Call your pediatrician if your child has a fever of any level and:
Is listless or irritable
Has severe headache or stomachache
Can’t maintain eye contact with you
Has had a fever for more than three days
Has been left in a hot car
If your child is still an infant or toddler, call the doctor if:
Your baby is younger than 3 months and has a rectal temperature of 100.4°F or higher.
Your baby is 3 to 6 months old and has a rectal temperature up to 102°F and seems unusually irritable or lethargic.
Your child is 6 to 24 months old and has a rectal temperature higher than 102°F that lasts longer than a day, even without other symptoms. Call sooner if the child has a cough, cold, or diarrhea.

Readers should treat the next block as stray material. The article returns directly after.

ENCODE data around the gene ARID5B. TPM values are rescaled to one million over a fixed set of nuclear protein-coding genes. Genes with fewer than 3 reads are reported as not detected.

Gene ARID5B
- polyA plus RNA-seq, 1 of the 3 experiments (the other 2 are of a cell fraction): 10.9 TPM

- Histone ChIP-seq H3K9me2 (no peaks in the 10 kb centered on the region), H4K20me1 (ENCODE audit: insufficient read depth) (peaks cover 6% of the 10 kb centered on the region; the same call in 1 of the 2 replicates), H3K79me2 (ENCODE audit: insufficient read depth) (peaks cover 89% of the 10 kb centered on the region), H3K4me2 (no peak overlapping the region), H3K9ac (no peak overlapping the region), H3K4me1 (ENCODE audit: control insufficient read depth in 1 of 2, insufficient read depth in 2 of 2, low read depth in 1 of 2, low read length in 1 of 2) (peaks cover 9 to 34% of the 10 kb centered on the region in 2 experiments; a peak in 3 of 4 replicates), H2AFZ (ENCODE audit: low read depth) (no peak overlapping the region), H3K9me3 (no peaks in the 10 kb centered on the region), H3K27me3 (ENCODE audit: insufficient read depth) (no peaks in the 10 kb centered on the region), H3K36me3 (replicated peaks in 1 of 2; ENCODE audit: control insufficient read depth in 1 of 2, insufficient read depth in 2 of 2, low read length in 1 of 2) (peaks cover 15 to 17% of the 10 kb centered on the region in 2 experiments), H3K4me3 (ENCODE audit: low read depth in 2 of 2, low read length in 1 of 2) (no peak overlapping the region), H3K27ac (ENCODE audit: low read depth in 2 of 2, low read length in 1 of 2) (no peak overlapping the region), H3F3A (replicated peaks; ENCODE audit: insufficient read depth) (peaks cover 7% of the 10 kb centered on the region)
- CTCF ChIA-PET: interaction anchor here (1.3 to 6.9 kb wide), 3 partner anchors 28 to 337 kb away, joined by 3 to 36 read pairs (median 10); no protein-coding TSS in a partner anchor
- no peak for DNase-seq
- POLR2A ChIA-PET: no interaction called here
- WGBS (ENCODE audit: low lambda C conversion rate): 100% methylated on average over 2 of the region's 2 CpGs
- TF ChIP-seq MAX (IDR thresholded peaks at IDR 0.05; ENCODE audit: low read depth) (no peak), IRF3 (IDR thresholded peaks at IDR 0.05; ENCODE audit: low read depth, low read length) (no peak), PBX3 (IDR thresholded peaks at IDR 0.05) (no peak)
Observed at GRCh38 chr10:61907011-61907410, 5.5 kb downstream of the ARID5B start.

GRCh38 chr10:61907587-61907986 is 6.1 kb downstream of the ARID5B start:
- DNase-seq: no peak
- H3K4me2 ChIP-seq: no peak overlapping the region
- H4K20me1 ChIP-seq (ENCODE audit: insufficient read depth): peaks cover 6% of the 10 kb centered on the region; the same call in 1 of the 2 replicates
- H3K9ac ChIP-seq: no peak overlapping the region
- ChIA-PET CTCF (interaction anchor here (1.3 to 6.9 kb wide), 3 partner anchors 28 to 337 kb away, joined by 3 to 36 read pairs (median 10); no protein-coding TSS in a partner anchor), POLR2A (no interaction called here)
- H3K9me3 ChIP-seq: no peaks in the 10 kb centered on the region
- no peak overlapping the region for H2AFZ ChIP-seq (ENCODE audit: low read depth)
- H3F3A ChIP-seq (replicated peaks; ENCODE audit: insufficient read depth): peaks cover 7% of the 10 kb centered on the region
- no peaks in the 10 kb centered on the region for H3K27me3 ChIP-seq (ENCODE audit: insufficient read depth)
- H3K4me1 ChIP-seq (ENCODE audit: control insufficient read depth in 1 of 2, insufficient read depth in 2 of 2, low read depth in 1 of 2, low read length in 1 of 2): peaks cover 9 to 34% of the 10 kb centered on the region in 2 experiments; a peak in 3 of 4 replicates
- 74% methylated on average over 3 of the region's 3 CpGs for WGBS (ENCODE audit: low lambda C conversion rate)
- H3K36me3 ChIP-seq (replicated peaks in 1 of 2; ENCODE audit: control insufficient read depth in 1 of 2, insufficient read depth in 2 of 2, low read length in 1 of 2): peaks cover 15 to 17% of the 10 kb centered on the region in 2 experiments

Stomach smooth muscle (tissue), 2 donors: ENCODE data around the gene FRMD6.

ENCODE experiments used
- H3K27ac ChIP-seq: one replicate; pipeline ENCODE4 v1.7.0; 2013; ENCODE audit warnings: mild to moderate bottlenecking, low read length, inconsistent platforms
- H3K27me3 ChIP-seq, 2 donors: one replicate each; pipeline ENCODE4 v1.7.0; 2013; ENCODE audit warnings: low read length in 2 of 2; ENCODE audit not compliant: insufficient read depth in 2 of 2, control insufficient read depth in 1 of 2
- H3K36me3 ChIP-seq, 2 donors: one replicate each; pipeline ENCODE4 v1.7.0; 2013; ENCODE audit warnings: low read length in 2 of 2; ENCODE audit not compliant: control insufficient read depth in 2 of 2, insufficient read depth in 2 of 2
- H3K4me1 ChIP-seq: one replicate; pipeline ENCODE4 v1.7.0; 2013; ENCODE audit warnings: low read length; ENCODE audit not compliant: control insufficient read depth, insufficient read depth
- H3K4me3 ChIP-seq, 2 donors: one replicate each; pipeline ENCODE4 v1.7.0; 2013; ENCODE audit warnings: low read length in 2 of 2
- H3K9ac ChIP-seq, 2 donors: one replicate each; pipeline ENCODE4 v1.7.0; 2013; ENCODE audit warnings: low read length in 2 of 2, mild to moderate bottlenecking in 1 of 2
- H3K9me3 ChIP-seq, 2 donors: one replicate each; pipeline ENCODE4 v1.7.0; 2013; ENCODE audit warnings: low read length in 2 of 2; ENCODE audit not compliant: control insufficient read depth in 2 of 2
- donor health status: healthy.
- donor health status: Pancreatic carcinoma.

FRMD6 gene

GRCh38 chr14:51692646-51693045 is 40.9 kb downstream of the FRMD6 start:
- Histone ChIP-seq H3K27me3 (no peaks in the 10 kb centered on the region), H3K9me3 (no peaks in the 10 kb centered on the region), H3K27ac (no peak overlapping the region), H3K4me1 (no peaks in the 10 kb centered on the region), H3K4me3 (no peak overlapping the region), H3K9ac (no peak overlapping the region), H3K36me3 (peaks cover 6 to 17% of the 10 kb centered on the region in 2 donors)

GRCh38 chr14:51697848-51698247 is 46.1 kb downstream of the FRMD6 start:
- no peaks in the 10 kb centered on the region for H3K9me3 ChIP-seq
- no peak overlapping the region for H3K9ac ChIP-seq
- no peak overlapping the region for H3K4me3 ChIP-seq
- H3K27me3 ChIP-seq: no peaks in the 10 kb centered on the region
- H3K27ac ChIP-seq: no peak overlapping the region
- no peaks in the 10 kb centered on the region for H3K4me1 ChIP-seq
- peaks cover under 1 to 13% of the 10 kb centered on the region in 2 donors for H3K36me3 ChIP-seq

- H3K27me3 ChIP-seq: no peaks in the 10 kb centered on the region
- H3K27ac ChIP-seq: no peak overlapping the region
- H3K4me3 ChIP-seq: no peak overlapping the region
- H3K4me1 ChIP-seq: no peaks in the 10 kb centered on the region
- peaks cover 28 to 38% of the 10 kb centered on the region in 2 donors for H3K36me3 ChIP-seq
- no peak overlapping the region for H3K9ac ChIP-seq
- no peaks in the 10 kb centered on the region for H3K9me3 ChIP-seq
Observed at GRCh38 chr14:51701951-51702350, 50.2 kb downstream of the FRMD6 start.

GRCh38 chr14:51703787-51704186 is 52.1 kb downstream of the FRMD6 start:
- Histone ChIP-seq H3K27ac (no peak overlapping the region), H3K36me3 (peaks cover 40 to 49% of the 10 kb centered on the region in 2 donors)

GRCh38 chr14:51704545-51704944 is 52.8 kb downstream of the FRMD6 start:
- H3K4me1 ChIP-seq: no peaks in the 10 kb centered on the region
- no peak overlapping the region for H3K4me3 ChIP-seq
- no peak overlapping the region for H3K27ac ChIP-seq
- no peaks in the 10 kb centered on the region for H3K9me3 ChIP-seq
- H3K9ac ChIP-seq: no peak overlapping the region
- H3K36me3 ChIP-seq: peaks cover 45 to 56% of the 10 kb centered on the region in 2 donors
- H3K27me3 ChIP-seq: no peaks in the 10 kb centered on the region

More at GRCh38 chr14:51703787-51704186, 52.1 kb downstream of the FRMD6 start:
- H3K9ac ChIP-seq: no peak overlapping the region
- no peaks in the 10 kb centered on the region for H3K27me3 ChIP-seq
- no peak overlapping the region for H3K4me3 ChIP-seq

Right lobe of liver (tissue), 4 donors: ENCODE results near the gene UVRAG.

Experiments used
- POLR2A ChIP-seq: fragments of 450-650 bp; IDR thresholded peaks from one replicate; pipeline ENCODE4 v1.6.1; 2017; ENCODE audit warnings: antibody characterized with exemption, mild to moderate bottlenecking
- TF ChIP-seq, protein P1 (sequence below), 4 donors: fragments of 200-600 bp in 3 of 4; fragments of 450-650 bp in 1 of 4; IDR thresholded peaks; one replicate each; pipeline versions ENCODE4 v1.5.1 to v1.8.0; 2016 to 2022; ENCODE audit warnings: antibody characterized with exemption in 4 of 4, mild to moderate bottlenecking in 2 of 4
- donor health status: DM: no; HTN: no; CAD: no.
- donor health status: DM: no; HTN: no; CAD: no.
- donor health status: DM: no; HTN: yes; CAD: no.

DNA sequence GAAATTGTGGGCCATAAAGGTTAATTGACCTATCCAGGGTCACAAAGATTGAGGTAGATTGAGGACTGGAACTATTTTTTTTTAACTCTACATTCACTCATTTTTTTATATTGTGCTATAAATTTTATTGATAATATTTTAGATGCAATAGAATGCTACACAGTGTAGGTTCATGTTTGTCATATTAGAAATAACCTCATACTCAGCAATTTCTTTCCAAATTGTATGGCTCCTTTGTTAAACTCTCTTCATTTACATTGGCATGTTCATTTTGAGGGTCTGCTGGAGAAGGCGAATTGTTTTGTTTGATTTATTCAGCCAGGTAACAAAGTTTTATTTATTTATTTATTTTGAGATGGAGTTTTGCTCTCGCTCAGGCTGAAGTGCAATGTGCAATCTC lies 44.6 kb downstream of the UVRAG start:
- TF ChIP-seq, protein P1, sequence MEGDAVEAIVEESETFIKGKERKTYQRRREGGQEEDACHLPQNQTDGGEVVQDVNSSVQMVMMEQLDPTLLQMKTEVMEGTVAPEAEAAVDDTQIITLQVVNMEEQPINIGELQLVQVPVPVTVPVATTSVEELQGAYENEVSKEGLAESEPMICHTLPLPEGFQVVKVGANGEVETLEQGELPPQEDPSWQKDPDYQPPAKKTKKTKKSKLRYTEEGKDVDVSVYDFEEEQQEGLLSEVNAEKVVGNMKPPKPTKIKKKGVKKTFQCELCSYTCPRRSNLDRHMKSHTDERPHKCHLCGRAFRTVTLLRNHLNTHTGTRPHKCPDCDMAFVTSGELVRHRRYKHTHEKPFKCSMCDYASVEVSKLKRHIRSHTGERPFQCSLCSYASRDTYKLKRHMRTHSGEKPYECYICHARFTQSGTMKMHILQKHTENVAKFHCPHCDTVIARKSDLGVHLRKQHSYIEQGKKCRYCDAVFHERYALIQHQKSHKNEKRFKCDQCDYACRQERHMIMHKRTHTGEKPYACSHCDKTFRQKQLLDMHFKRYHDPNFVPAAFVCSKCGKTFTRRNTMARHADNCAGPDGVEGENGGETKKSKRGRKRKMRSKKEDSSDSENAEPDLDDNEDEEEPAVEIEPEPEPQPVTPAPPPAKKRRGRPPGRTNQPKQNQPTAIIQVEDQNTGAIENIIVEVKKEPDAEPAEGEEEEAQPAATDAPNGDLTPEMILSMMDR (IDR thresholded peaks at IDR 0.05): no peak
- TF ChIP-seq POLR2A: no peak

What Low Body Temperature Means
Just as your hypothalamus tells you to sweat when your body temp rises, your brain can also tell you what to do when you’re cold. For example, it tells your body to shrink blood vessels and shiver, which helps it preserve or create heat by rapidly contracting and releasing your muscles. Goose bumps are another temperature message from the brain, which signals to the hair follicles to trap warm air, resulting in the telltale bumps on your skin.
Causes of lower body temperature can range from situational (you’re caught in a blizzard) to biological (you’re getting older). These are the most common reasons:
Age. As you get older, your body sweats less and loses heat more rapidly, resulting in lower average temperatures.